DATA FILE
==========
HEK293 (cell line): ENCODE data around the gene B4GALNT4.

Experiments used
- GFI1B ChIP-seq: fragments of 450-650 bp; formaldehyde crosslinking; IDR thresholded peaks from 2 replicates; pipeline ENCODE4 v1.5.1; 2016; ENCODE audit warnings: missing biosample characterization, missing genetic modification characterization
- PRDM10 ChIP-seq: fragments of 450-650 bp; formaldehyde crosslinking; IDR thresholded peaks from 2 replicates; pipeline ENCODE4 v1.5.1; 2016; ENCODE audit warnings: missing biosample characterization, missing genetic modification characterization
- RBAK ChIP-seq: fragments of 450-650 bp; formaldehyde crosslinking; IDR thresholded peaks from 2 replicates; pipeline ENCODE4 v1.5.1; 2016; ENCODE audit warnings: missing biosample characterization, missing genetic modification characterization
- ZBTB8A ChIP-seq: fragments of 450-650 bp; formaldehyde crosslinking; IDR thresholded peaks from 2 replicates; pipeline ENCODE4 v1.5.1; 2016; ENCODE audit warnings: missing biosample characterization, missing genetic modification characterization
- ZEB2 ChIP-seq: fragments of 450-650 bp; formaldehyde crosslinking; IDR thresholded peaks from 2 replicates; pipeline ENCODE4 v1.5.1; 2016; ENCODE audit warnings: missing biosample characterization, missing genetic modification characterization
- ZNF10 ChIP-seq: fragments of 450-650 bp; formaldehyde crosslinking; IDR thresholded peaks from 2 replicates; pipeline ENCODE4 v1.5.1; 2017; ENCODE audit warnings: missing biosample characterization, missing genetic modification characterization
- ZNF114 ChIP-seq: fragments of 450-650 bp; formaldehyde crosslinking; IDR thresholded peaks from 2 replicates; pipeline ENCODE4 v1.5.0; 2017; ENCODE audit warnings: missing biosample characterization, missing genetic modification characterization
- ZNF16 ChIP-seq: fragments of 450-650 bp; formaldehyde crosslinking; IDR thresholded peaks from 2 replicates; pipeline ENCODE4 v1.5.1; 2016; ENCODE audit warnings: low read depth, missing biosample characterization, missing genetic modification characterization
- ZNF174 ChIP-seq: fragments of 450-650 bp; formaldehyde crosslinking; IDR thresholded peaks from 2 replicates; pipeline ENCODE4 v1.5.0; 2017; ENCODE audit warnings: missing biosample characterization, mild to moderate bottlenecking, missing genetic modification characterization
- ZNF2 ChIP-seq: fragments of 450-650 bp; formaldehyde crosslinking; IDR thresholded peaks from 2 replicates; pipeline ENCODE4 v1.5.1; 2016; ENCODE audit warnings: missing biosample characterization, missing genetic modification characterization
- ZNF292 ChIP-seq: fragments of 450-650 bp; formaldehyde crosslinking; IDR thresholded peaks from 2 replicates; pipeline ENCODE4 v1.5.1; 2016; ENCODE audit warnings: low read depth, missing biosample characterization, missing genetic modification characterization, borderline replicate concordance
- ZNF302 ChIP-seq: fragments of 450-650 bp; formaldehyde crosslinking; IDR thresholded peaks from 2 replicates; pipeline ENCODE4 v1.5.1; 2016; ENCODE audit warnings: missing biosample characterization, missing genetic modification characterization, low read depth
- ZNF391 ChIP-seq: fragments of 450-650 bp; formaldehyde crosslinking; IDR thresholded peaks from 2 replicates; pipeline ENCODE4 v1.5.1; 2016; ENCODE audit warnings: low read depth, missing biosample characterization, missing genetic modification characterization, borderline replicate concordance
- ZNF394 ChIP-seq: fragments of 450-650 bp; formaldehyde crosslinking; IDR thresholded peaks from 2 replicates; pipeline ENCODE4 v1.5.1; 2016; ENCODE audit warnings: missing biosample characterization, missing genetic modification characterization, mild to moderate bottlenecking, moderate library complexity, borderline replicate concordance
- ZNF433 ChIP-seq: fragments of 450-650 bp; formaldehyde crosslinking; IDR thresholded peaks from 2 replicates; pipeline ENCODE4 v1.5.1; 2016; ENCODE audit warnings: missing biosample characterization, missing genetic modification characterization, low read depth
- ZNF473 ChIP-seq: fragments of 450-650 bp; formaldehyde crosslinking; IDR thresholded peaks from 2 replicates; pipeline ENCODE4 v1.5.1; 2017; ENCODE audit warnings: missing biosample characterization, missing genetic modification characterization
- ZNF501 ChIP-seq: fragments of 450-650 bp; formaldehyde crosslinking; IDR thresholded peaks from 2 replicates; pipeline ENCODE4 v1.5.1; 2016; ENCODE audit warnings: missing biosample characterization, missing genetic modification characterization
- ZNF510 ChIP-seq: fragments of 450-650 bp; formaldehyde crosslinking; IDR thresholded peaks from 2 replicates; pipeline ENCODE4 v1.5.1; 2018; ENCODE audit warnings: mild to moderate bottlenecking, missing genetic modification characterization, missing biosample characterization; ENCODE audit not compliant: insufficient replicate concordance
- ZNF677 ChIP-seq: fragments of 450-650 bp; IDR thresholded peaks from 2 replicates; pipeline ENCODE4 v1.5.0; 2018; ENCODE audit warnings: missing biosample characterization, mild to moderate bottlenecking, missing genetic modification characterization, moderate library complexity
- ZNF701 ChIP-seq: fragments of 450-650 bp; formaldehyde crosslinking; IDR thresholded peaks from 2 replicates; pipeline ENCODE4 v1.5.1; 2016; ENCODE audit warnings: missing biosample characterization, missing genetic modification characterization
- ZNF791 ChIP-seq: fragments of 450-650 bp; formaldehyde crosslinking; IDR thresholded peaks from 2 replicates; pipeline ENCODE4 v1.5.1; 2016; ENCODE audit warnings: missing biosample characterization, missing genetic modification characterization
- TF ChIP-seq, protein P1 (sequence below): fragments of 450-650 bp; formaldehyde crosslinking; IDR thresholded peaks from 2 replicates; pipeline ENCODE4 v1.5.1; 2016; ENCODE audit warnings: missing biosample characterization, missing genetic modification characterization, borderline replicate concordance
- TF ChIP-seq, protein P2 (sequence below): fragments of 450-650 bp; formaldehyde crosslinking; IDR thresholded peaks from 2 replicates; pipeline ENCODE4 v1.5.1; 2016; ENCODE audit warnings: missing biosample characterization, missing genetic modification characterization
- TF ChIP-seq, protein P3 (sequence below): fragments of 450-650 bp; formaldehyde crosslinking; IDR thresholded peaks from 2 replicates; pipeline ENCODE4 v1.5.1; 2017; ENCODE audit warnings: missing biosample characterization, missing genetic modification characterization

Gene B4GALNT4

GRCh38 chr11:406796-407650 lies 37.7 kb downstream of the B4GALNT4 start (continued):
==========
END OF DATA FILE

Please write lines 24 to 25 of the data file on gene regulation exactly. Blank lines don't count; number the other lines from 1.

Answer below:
- TF ChIP-seq, protein P1 (sequence below): fragments of 450-650 bp; formaldehyde crosslinking; IDR thresholded peaks from 2 replicates; pipeline ENCODE4 v1.5.1; 2016; ENCODE audit warnings: missing biosample characterization, missing genetic modification characterization, borderline replicate concordance
- TF ChIP-seq, protein P2 (sequence below): fragments of 450-650 bp; formaldehyde crosslinking; IDR thresholded peaks from 2 replicates; pipeline ENCODE4 v1.5.1; 2016; ENCODE audit warnings: missing biosample characterization, missing genetic modification characterization